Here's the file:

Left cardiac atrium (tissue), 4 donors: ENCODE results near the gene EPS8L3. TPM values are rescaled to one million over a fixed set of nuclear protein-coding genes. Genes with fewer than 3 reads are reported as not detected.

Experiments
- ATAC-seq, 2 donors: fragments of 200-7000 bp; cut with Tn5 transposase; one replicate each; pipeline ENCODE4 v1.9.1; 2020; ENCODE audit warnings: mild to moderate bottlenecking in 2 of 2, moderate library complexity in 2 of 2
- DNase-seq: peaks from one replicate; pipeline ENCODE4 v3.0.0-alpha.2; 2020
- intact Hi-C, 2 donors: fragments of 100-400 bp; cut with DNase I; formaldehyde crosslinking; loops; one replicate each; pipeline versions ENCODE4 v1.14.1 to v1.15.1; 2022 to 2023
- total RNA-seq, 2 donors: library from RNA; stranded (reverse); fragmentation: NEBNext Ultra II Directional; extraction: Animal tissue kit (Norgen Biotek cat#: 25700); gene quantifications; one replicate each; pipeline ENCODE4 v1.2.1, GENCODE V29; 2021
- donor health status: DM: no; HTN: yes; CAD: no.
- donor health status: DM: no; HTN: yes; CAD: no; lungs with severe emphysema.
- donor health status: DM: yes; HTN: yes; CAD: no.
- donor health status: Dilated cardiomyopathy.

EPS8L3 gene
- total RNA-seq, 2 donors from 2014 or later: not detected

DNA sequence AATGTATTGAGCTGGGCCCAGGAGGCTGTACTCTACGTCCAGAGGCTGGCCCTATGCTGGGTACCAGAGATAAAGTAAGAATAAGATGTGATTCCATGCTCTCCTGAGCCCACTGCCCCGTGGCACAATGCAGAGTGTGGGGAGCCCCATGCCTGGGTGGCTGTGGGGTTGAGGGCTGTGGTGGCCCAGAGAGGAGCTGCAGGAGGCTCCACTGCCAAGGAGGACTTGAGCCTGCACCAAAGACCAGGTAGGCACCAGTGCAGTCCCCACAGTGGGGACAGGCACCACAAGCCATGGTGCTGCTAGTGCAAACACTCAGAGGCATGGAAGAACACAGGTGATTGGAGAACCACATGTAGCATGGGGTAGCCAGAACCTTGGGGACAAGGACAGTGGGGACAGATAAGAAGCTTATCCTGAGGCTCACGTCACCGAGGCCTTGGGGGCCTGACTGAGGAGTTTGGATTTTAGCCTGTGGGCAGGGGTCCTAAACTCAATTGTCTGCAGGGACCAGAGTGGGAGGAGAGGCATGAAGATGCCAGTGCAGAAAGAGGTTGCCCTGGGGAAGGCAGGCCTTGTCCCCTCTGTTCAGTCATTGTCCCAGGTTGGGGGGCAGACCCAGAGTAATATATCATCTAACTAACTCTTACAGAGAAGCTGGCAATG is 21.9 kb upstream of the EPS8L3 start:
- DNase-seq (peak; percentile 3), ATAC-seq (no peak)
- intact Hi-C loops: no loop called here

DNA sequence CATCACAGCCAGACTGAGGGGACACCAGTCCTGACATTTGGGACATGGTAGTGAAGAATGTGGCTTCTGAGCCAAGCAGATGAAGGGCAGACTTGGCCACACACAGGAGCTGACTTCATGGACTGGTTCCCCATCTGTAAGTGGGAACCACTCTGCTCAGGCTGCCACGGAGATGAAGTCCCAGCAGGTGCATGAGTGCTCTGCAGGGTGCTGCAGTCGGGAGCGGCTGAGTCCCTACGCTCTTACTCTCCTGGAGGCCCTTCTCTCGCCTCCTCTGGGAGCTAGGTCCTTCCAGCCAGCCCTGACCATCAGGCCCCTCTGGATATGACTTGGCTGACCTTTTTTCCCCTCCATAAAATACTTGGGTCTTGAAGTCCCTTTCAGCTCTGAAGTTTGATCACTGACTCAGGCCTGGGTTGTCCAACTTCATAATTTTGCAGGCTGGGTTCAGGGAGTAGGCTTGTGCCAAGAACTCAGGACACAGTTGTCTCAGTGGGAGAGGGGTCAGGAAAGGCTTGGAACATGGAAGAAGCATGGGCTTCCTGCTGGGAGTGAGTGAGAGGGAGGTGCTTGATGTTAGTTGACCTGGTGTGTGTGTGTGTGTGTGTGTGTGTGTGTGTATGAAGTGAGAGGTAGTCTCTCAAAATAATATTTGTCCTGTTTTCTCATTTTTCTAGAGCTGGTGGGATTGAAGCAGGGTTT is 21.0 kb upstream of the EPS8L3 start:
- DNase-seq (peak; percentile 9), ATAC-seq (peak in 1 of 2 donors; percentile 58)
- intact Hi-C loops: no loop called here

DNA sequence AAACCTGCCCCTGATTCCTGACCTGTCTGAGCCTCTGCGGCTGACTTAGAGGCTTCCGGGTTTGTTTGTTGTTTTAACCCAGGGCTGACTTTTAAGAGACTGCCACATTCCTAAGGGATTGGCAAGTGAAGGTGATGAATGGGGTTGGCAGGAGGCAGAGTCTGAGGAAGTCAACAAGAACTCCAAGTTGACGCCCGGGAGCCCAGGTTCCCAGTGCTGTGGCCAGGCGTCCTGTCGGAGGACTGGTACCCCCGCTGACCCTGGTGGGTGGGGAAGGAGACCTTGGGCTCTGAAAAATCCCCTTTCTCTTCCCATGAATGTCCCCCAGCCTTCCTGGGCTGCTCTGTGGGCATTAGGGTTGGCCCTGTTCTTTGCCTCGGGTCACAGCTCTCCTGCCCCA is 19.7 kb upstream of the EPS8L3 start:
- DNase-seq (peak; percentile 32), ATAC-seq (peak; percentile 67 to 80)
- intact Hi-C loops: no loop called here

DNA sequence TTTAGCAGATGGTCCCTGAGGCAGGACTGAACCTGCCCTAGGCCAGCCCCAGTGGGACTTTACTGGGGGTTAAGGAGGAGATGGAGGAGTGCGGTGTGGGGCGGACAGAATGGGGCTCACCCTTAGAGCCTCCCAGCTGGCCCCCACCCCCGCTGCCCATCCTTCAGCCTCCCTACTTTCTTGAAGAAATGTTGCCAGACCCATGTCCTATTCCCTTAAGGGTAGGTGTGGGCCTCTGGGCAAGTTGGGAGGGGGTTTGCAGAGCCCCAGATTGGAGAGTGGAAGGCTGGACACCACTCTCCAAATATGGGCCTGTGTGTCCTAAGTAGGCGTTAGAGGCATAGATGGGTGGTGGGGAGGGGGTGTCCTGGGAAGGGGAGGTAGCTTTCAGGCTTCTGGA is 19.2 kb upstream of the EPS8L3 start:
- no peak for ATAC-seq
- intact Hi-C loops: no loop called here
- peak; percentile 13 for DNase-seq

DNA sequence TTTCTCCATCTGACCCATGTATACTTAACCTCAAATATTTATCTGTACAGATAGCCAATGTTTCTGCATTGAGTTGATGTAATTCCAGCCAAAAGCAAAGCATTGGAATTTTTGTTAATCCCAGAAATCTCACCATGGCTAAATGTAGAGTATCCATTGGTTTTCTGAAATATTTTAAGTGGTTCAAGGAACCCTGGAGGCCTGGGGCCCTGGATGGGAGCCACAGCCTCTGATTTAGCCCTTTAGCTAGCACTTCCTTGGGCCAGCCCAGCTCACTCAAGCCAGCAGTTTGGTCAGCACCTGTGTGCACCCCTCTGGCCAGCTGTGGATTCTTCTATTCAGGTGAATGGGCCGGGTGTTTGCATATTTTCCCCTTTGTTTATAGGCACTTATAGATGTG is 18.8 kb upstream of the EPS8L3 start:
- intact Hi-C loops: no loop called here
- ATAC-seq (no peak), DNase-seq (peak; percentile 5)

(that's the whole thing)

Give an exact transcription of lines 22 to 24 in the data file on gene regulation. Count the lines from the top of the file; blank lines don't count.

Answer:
DNA sequence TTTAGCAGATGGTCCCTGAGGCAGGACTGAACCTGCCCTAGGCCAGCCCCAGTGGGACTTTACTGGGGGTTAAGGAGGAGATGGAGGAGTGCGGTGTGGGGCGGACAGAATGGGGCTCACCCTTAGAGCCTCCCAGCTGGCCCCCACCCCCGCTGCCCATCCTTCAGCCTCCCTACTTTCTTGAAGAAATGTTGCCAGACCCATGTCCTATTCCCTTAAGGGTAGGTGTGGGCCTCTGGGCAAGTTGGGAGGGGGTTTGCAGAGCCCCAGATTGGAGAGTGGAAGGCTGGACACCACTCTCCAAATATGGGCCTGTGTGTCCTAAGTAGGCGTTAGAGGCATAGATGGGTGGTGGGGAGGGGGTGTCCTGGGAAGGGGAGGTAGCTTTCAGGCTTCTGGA is 19.2 kb upstream of the EPS8L3 start:
- no peak for ATAC-seq
- intact Hi-C loops: no loop called here